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WHL’s War of the Words continues. . . . Blades skate back into series. . . . Oil Kings, Giants win in OT, go ahead 3-0

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D Blake Orban (Vancouver, Edmonton, 2010-15) has signed a one-year contract with MAC Újbuda Budapest (Hungary, Slovakia Extraliga). This season, with the U of Lethbridge (USports, Canada West), he had one goal and five assists in 25 games.


ThisThat

OK. Let’s review . . .

Marc Habscheid, the head coach of the Prince Albert Raiders and one of eight men with more than 500 regular-season WHL victories, got his club’s second-round series with whlSaskatoon really going by accusing the Blades of doing more diving than members of the Saskatoon Diving Club.

Mitch Love, the Blades’ first-year head coach, waited until after the second game and, with his club trailing 2-0, suggested that the Raiders’ players dish out more headshots than competitors with the Prince Albert Boxing Club.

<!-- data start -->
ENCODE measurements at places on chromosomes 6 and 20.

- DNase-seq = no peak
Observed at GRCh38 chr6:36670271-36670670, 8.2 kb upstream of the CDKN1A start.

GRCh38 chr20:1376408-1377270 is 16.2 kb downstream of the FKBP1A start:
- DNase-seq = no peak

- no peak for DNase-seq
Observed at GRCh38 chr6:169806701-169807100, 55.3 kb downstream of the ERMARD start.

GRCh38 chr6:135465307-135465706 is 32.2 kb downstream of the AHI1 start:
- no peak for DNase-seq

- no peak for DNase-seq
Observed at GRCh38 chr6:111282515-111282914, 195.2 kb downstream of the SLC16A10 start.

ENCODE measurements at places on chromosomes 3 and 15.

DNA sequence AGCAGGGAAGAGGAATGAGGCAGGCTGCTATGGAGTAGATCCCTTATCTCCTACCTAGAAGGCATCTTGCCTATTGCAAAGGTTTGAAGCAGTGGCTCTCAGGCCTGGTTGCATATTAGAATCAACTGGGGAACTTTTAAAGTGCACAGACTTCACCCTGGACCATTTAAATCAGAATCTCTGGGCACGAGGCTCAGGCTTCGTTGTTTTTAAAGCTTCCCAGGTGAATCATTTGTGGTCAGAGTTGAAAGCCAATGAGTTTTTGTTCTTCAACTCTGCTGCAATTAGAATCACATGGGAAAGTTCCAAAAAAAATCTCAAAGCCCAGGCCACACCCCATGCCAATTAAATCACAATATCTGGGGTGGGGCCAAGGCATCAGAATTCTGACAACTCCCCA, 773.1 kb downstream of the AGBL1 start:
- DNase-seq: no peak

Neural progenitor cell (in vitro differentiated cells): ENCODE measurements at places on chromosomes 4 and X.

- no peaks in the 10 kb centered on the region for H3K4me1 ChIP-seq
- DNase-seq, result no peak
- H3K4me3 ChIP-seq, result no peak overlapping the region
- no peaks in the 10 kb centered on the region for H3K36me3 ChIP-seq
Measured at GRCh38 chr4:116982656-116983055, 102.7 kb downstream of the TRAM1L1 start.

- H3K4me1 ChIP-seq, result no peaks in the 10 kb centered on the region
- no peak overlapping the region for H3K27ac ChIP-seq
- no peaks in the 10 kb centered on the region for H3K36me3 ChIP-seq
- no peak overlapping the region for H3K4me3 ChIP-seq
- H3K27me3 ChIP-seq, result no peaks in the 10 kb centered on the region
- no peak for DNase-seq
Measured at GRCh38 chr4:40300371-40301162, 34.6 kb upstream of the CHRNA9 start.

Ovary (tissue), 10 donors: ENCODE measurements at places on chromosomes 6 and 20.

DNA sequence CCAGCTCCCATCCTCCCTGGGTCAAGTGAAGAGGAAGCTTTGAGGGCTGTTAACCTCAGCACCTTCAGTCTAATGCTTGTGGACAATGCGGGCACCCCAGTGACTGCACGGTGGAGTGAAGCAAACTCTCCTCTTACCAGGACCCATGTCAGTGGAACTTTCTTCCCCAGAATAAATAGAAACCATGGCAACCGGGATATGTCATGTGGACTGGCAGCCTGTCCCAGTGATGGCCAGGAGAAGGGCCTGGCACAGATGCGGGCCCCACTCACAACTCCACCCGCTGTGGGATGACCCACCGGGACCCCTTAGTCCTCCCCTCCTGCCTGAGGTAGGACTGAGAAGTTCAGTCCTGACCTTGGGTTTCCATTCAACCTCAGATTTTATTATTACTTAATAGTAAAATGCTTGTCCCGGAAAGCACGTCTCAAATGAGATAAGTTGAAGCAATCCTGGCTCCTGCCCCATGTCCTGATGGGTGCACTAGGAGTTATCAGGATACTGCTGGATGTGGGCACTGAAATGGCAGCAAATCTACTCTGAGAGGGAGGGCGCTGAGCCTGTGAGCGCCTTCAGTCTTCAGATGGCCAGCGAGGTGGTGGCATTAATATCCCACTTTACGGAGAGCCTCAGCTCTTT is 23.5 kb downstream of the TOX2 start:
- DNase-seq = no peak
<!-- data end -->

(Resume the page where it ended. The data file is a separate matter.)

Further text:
Love, though, went a step further and suggested that the WHL, a league whose pooh-bahs love to talk about the importance of player safety, has “turned a blind eye to that kind of thing . . .”

Love added that he had expressed his concerns to the WHL, but “it falls on deaf ears, and here we are.”

That brings us to Game 3, which was played Tuesday night in Saskatoon.

Prior to the game, it was Habscheid’s turn to fire a volley in the WHL’s latest War of the Words.

“This is all fun and games, but it comes to a bigger issue,” Habscheid told Trevor Redden of panow.com for a story that is right here. “The fact that he’s questioning the integrity of our league about player safety, that crosses the line. I did not think that was an appropriate comment.”

You will remember that it was Habscheid — aka Mark (The Entertainer) Habscheid — who started all this.